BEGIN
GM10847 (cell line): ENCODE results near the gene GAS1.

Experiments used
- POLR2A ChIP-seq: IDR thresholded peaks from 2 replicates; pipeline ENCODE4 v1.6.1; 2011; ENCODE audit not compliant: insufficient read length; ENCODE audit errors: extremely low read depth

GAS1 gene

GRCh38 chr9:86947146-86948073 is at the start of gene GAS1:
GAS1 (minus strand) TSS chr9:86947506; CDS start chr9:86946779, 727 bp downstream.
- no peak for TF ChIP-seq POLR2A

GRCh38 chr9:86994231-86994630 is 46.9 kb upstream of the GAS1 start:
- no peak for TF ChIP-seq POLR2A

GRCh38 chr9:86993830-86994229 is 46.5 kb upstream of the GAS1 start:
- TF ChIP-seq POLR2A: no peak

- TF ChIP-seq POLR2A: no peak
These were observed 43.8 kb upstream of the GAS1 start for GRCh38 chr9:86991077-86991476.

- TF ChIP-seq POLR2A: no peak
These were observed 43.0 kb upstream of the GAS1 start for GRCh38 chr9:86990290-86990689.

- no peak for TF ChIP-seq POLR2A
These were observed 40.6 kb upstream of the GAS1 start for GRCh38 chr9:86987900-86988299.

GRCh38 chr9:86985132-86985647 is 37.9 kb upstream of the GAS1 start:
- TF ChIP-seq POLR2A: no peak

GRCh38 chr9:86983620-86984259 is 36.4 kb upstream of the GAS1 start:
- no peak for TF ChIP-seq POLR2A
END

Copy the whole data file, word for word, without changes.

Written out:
GM10847 (cell line): ENCODE results near the gene GAS1.

Experiments used
- POLR2A ChIP-seq: IDR thresholded peaks from 2 replicates; pipeline ENCODE4 v1.6.1; 2011; ENCODE audit not compliant: insufficient read length; ENCODE audit errors: extremely low read depth

GAS1 gene

GRCh38 chr9:86947146-86948073 is at the start of gene GAS1:
GAS1 (minus strand) TSS chr9:86947506; CDS start chr9:86946779, 727 bp downstream.
- no peak for TF ChIP-seq POLR2A

GRCh38 chr9:86994231-86994630 is 46.9 kb upstream of the GAS1 start:
- no peak for TF ChIP-seq POLR2A

GRCh38 chr9:86993830-86994229 is 46.5 kb upstream of the GAS1 start:
- TF ChIP-seq POLR2A: no peak

- TF ChIP-seq POLR2A: no peak
These were observed 43.8 kb upstream of the GAS1 start for GRCh38 chr9:86991077-86991476.

- TF ChIP-seq POLR2A: no peak
These were observed 43.0 kb upstream of the GAS1 start for GRCh38 chr9:86990290-86990689.

- no peak for TF ChIP-seq POLR2A
These were observed 40.6 kb upstream of the GAS1 start for GRCh38 chr9:86987900-86988299.

GRCh38 chr9:86985132-86985647 is 37.9 kb upstream of the GAS1 start:
- TF ChIP-seq POLR2A: no peak

GRCh38 chr9:86983620-86984259 is 36.4 kb upstream of the GAS1 start:
- no peak for TF ChIP-seq POLR2A